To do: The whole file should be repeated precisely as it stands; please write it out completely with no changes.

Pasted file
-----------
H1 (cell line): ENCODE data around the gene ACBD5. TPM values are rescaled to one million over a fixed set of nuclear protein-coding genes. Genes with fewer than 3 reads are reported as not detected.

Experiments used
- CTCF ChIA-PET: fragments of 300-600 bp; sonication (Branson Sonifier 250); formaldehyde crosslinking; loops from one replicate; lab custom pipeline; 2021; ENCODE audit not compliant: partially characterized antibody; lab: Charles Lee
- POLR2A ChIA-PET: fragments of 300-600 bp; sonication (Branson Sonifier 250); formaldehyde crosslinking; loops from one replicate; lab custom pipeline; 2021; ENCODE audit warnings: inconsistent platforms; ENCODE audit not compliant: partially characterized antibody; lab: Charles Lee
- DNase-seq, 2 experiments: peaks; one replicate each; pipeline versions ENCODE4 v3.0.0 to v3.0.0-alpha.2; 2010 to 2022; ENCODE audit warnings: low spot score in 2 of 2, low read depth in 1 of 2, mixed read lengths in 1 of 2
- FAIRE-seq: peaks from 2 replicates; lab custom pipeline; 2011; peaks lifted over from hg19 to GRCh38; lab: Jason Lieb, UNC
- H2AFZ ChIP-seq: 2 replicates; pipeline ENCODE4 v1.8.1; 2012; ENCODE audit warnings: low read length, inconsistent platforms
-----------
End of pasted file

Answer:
H1 (cell line): ENCODE data around the gene ACBD5. TPM values are rescaled to one million over a fixed set of nuclear protein-coding genes. Genes with fewer than 3 reads are reported as not detected.

Experiments used
- CTCF ChIA-PET: fragments of 300-600 bp; sonication (Branson Sonifier 250); formaldehyde crosslinking; loops from one replicate; lab custom pipeline; 2021; ENCODE audit not compliant: partially characterized antibody; lab: Charles Lee
- POLR2A ChIA-PET: fragments of 300-600 bp; sonication (Branson Sonifier 250); formaldehyde crosslinking; loops from one replicate; lab custom pipeline; 2021; ENCODE audit warnings: inconsistent platforms; ENCODE audit not compliant: partially characterized antibody; lab: Charles Lee
- DNase-seq, 2 experiments: peaks; one replicate each; pipeline versions ENCODE4 v3.0.0 to v3.0.0-alpha.2; 2010 to 2022; ENCODE audit warnings: low spot score in 2 of 2, low read depth in 1 of 2, mixed read lengths in 1 of 2
- FAIRE-seq: peaks from 2 replicates; lab custom pipeline; 2011; peaks lifted over from hg19 to GRCh38; lab: Jason Lieb, UNC
- H2AFZ ChIP-seq: 2 replicates; pipeline ENCODE4 v1.8.1; 2012; ENCODE audit warnings: low read length, inconsistent platforms